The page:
Can Los Angeles Mayor Antonio Villaraigosa catch a break? Not only does he have to battle with hardnosed politicians in Sacramento, intransigent school board members, tough union types, and angry parents--now he's catching flak from the kids! That's right, according to the Los Angeles Times, the city's public school students are the latest aggrieved group to demand a seat at the school-reform negotiating table. High school junior Ana Exiga wants more counselors and college advisors, fewer military recruiters on campus, and more classes about African-American and Latino history. "We want to see more kids going to college," she said. None of these complaints is original, and some are a little off-base. We know it may be unpopular to say so, and we know kids may know a lot about a lot of things (Barry Bonds?), but they don't know much about the best ways to fix their schools. Villaraigosa is quite aware that more of L.A.'s students need to go to college; the hard part is figuring out how to make that happen. Extra classes about Martin Luther King, Jr. and José de San Martin are worthless if youngsters don't show up to them or can't read. L.A. doesn't need another uninformed bunch clogging the education debate. Start a "Student Advisory Group" that meets at Pizza Hut twice a semester, and forget about it.
"Left out, students want a voice in reform," by Duke Helfand and Howard Blume, Los
January 3, 2008
Boys will be boys. But not if Ana Homayoun has anything to say about it. Homayoun is one of a burgeoning number of tutors who have realized that many of boys' school difficulties stem from lack of organization. Donna Goldberg, an organization tutor in Manhattan, began her work 17 years ago after she learned her son, then in seventh grade, wasn't turning in his homework: "He opened his backpack, which was really a black hole, and said ‘Here it is.'" Boys are being outpaced by girls in high school and college, and educators have posited a variety of different culprits (lack of male role models, requiring students to sit in their seats all day, etc.) for the disparity. But there appears to be widespread agreement that boys' difficulty with organization is at least one part of the problem. "The guys just don't seem to develop the skills that involve organization as early," said psychologist Judith Kleinfeld, founder of the Boys Project. Homayoun concurs. Referring to the organizational method she teaches, she said, "Girls pick up on this much faster." As with much else, it seems.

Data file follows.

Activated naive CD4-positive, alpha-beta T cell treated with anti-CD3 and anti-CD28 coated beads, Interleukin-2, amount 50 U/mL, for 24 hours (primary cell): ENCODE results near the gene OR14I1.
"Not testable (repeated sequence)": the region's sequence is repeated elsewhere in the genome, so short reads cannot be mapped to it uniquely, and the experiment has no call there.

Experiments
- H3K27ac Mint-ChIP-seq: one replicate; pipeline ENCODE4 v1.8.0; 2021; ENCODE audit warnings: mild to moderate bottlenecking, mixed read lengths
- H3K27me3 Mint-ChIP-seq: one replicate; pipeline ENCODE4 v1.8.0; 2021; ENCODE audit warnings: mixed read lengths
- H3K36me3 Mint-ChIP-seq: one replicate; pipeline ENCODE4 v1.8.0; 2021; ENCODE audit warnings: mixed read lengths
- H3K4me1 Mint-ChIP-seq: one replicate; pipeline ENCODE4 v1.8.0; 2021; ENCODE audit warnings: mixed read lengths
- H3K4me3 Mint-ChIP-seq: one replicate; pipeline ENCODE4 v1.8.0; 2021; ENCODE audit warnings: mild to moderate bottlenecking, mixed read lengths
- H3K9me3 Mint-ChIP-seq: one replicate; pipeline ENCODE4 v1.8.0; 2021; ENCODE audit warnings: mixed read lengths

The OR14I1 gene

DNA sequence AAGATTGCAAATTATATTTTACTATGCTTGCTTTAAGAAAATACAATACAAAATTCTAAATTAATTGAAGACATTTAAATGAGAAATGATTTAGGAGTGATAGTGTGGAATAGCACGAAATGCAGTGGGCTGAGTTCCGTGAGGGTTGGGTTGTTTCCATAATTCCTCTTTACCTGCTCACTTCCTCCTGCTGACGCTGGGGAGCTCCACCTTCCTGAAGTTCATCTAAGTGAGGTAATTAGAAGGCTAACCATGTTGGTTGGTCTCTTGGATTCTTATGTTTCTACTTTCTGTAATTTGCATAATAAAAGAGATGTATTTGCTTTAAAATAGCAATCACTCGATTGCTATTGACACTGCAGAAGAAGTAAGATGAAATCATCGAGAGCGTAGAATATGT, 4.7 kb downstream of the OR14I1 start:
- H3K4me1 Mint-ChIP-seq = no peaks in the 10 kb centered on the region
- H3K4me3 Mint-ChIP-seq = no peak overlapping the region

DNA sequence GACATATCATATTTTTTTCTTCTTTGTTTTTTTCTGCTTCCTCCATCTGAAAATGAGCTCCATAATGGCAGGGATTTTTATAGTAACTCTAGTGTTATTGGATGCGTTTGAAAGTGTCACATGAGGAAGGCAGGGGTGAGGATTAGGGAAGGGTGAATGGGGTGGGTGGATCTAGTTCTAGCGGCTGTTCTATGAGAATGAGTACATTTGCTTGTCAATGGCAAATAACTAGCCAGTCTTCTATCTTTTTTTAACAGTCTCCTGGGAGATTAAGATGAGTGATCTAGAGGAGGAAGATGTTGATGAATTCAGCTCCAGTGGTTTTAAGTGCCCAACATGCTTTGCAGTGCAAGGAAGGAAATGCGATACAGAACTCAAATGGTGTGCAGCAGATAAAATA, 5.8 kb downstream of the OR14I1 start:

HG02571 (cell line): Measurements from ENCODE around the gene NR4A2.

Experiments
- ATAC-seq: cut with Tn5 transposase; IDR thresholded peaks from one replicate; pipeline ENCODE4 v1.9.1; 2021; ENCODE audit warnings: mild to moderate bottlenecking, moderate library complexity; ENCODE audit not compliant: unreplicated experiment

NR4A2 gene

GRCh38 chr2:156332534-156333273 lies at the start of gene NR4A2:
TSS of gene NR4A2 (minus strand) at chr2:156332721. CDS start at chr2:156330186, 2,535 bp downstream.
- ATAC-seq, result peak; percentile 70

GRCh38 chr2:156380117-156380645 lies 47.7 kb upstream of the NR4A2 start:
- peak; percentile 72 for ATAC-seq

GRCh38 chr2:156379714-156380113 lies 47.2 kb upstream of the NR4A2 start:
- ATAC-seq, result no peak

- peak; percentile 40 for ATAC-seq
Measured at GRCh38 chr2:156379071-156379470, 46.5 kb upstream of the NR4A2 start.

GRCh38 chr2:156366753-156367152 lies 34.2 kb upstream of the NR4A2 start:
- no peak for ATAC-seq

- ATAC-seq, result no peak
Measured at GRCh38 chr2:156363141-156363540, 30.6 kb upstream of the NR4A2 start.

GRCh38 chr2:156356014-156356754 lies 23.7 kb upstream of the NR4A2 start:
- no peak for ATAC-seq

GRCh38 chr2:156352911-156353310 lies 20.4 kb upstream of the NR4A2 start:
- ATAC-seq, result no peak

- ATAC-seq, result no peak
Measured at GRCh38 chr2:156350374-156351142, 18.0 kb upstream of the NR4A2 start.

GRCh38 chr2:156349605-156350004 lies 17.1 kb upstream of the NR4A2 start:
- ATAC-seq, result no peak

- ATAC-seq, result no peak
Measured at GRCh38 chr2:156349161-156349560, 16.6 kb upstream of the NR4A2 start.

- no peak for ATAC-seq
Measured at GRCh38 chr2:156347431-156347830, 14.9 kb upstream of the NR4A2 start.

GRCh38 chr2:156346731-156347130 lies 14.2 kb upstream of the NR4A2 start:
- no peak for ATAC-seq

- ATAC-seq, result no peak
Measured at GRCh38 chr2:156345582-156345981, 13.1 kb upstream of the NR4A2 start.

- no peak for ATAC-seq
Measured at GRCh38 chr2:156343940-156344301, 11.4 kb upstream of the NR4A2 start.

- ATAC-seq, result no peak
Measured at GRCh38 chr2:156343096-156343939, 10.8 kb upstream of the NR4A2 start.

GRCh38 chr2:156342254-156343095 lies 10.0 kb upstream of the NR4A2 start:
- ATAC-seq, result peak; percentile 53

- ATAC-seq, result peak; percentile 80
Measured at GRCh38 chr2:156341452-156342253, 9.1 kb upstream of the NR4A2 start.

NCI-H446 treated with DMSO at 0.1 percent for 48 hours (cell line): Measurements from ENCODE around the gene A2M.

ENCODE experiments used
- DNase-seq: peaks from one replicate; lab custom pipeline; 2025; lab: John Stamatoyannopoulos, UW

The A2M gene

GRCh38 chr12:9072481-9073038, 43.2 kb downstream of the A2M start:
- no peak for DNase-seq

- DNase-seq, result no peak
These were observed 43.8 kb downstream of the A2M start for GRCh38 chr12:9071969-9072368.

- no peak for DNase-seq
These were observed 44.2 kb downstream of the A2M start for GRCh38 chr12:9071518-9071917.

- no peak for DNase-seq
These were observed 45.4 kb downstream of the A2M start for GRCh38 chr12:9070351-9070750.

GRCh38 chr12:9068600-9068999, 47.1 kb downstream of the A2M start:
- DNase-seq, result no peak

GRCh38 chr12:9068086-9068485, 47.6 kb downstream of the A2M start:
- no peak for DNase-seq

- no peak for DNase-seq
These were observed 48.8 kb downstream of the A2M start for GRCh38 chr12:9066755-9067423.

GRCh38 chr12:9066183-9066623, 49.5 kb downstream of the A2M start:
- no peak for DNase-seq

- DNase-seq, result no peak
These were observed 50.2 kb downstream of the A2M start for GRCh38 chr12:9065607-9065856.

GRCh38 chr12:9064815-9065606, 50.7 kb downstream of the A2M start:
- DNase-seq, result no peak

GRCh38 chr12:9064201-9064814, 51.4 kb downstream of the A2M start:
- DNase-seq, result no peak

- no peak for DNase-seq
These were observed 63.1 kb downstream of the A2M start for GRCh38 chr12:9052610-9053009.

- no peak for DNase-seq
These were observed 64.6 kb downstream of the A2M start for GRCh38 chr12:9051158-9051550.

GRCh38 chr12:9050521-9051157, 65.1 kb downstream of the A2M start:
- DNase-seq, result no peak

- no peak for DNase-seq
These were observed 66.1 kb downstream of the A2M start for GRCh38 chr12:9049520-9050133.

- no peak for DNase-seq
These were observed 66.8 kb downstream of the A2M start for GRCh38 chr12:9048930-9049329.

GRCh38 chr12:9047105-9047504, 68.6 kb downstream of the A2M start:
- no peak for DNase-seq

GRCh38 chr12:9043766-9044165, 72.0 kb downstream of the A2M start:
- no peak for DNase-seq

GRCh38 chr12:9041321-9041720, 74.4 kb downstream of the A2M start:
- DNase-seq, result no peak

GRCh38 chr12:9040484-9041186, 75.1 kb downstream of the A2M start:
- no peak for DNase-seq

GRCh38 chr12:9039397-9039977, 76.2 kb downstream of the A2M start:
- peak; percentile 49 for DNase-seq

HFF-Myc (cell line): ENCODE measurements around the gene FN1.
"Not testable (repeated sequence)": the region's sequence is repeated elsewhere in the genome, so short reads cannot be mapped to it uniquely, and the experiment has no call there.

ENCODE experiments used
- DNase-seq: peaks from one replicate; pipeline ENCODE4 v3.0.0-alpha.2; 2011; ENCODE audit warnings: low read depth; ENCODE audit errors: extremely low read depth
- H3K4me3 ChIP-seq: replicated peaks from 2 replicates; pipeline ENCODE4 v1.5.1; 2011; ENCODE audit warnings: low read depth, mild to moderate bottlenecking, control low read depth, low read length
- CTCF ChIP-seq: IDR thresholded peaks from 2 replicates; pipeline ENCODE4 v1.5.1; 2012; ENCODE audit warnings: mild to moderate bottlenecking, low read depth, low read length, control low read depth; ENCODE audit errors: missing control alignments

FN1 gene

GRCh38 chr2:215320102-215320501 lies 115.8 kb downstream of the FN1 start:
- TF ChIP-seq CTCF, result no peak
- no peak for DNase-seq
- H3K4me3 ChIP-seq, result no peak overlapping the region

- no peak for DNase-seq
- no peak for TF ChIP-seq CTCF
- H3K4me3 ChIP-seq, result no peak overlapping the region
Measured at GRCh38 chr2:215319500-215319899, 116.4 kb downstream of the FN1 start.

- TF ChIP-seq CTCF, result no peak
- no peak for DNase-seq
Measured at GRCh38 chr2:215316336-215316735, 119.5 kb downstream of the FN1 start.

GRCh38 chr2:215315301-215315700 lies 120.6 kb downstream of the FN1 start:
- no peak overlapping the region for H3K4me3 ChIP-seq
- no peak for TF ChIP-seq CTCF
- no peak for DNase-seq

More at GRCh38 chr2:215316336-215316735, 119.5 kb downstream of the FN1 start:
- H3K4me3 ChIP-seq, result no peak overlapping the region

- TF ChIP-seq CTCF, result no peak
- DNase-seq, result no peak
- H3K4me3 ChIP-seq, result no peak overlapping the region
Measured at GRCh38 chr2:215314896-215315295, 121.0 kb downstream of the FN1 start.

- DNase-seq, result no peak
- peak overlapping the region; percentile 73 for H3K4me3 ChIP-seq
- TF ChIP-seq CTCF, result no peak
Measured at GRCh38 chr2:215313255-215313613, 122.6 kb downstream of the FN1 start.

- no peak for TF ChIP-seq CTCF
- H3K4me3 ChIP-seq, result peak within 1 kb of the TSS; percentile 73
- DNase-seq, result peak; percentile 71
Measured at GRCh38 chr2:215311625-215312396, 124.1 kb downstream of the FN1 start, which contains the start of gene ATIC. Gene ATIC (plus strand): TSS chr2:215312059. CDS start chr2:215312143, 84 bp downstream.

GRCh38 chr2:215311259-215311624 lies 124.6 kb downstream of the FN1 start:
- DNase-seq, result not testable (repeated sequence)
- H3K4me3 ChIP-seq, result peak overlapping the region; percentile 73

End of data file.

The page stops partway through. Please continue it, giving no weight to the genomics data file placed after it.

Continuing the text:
"Giving Disorganized Boys the Tools for Success," by Alan Finder, New York Times, January 1, 2008
Satisfied, Optimistic, Yet Concerned: Parent Voices on the Third Year of the DC Opportunity Scholarship Program
Coby Loup / January 3, 2008
Thomas Stewart, Patrick J. Wolf, Stephen Q. Cornman, Kenann McKenzie-Thompson
Georgetown University Public Policy Institute
This is the third annual report about what parents participating in the DC Opportunity Scholarship Program (OSP) think about it. The findings are in some ways similar to those of previous years. For instance, most parents don't look to measurable educational outcomes, such as standardized test scores and grades, to gauge their children's progress. Still, parent attitudes have perceptibly shifted from immediate concerns for student safety and "intermediate outcomes" such as "increased enthusiasm," to "end outcomes" such as "educational growth" and "desire to attend college." Their attitudes toward the schools themselves have similarly evolved. Whereas in their first year parents cited safety, class size, and location as the three most important factors in selecting a school, in their second and third years they were more likely to consider curriculum, academic rigor, and even religious orientation when evaluating and choosing schools. Because their schools are safe and intimate, parents can now focus on higher-level aspects of education. The report also identifies aspects of the program that parents think could be improved. For instance, some parents expressed a desire for greater oversight of the schools participating in the program, as they thought "a small number of schools misrepresented various aspects of their programs." As in last year's report, parents also worried about the lack of capacity for high school students--only 22 percent of OSP's participating schools